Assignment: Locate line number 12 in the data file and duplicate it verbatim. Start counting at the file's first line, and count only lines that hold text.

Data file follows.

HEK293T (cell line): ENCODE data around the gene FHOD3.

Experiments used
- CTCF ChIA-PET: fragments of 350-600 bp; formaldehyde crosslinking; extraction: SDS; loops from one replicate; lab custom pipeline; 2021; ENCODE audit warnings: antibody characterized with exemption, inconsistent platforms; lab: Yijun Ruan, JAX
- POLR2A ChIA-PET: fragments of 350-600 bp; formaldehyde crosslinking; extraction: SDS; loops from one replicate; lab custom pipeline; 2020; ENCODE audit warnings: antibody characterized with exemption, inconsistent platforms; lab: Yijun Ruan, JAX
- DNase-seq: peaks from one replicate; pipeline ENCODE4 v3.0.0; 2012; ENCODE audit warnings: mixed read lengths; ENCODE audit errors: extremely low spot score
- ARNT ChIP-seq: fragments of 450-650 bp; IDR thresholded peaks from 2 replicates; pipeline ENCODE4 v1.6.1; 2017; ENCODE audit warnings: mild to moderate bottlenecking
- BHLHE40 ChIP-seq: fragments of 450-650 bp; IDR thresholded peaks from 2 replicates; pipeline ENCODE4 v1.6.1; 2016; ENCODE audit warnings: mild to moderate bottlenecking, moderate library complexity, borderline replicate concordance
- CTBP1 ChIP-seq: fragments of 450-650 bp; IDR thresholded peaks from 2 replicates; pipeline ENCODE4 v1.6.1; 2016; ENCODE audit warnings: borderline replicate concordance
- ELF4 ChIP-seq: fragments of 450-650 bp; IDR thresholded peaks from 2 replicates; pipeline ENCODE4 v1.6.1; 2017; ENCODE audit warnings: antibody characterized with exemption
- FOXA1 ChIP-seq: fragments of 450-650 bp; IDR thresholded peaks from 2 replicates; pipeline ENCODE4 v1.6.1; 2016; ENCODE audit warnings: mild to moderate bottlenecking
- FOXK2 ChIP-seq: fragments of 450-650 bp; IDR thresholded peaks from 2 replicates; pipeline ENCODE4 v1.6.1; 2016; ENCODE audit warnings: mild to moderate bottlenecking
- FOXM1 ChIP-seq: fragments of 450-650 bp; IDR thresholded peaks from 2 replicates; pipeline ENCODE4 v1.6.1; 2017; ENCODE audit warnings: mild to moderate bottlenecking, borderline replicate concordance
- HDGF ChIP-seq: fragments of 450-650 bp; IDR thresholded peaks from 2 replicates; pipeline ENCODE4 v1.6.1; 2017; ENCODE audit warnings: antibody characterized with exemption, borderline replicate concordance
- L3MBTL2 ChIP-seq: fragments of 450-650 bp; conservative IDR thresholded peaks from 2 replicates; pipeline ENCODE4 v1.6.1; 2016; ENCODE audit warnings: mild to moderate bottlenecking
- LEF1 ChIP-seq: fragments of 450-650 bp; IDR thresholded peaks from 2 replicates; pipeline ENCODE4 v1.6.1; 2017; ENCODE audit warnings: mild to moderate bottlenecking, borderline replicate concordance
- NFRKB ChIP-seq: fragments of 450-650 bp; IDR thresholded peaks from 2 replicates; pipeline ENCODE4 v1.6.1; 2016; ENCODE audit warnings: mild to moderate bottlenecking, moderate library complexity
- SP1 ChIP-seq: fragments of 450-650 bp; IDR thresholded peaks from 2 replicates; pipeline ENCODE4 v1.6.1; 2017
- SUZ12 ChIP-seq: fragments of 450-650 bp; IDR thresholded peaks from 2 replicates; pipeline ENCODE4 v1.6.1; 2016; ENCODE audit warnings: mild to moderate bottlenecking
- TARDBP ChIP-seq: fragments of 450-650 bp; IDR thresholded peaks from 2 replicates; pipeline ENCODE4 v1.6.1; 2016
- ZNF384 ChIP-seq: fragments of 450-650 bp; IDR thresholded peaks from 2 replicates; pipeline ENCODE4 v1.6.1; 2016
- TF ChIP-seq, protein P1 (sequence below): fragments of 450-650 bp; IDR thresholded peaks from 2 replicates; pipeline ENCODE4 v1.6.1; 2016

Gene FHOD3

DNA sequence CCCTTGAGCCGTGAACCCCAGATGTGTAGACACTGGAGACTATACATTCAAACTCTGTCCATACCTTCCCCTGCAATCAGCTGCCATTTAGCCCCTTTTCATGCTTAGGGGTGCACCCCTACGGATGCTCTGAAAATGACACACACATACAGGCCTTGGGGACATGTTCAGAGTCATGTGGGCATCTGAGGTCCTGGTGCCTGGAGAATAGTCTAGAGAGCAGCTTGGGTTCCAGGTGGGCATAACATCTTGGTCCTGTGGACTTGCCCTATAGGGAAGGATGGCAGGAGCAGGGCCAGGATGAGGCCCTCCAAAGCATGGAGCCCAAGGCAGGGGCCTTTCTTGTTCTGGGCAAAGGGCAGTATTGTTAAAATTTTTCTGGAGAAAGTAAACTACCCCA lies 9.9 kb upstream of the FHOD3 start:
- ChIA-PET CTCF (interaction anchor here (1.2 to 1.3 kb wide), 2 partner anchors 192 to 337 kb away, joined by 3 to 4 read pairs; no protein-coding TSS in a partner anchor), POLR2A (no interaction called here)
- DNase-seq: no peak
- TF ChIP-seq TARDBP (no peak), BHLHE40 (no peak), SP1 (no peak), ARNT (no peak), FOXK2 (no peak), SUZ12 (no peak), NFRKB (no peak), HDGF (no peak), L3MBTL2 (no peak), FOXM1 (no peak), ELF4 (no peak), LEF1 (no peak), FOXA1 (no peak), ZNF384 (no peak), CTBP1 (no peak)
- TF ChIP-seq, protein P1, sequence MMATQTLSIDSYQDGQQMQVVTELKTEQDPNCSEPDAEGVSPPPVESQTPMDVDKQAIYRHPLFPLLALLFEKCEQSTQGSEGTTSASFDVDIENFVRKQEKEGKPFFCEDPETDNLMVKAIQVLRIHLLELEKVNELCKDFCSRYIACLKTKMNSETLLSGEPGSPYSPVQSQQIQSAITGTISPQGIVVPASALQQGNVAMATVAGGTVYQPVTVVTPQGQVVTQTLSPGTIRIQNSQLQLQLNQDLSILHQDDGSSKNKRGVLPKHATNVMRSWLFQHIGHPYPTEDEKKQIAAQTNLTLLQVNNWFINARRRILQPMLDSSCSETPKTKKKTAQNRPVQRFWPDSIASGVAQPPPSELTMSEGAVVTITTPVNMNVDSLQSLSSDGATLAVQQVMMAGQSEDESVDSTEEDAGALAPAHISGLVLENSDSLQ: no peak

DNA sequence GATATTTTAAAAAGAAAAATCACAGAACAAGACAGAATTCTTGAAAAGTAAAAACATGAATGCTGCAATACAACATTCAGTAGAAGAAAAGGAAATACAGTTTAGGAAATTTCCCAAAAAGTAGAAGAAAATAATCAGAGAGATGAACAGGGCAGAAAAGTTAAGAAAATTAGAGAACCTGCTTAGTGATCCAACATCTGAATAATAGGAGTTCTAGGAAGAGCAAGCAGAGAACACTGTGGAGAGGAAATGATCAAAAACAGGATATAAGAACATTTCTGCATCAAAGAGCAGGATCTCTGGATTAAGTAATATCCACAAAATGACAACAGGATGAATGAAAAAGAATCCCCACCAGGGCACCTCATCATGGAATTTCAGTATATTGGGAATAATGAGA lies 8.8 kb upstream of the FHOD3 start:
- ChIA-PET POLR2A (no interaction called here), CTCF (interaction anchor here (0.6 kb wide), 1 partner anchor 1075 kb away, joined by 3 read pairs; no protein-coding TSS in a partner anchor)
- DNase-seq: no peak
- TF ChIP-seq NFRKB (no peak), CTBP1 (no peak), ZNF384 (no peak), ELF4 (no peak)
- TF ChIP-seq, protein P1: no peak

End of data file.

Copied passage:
- FOXM1 ChIP-seq: fragments of 450-650 bp; IDR thresholded peaks from 2 replicates; pipeline ENCODE4 v1.6.1; 2017; ENCODE audit warnings: mild to moderate bottlenecking, borderline replicate concordance